Treatment for Campylobacter infection
Does Campylobacter infection require antibiotic treatment?
Patients with Campylobacter infection should drink plenty of fluids as long as the diarrhea lasts in order to maintain hydration. 
Dehydration is a common consequence of the diarrhea that infection causes, and, when severe, requires the administration of intravenous fluids.  For those not severely dehydrated, taking fluids by mouth works well, especially fluids that contain glucose and electrolytes—e.g., Gatorade or Pedialyte. [5, 12]
Campylobacteriosis is usually a self-limited illness, with fewer than half of patients seen for medical care being good candidates for treatment with antibiotics.  But for those patients with a high fever, bloody diarrhea, or stools more frequent than eight times per day, antibiotic-treatment is deemed a “prudent course.”  When indicated, such treatment with antibiotics can reduce the average duration of the illness from ten to five days.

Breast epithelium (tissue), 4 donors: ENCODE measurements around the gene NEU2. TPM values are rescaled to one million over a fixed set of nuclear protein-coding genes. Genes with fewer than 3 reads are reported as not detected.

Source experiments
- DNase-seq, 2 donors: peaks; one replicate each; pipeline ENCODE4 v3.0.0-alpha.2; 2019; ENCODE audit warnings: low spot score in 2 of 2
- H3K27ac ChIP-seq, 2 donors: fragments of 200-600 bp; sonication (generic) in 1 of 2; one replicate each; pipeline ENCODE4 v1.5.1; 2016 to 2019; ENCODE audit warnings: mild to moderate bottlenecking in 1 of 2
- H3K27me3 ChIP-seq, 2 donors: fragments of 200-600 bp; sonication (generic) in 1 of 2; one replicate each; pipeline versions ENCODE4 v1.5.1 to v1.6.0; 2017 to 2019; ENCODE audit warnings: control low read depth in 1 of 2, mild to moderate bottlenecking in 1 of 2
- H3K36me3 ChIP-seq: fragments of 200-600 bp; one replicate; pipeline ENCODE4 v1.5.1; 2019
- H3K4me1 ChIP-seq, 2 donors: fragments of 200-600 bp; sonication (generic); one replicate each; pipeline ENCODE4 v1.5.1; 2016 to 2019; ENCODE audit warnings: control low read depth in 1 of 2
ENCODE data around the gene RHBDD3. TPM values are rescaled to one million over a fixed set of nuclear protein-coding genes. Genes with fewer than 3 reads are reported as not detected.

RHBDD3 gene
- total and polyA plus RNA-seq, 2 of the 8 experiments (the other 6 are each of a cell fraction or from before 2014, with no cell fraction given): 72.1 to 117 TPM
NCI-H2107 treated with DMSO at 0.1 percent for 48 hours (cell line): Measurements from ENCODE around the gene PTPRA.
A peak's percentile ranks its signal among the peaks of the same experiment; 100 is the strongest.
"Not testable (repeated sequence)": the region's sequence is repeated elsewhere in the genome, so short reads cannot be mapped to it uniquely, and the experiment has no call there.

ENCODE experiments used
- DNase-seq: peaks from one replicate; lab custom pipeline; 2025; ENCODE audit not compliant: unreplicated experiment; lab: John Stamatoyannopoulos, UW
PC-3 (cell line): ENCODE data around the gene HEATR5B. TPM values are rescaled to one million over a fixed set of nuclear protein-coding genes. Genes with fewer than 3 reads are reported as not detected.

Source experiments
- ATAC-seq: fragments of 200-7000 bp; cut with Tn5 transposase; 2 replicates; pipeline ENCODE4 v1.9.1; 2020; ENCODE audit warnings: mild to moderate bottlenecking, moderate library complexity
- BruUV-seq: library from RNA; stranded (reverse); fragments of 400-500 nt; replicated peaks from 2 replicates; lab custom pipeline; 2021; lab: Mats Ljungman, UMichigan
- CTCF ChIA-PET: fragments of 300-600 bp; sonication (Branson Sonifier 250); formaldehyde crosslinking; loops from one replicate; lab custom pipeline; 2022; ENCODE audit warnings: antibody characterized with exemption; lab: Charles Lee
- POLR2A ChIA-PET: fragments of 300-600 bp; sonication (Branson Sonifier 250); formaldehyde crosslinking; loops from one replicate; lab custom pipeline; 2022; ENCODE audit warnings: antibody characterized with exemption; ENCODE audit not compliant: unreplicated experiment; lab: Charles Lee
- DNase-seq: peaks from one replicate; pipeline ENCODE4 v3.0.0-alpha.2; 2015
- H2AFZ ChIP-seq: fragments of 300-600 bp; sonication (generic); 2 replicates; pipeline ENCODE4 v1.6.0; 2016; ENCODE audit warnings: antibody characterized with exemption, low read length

In more severe cases of gastroenteritis, antibiotics are often begun before culture results are known. Macrolide antibiotics (erythromycin, clarithromycin, or azithromycin) are the most effective agents for Campylobacter jejuni. [5, 6] Fluoroquinolone antibiotics (ciprofloxacin, levofloxacin, gatifloxacin, or moxifloxacin) can also be used, but resistance to this class has been rising, at least in part due to the use of this class of antimicrobial in poultry feed. [1, 25]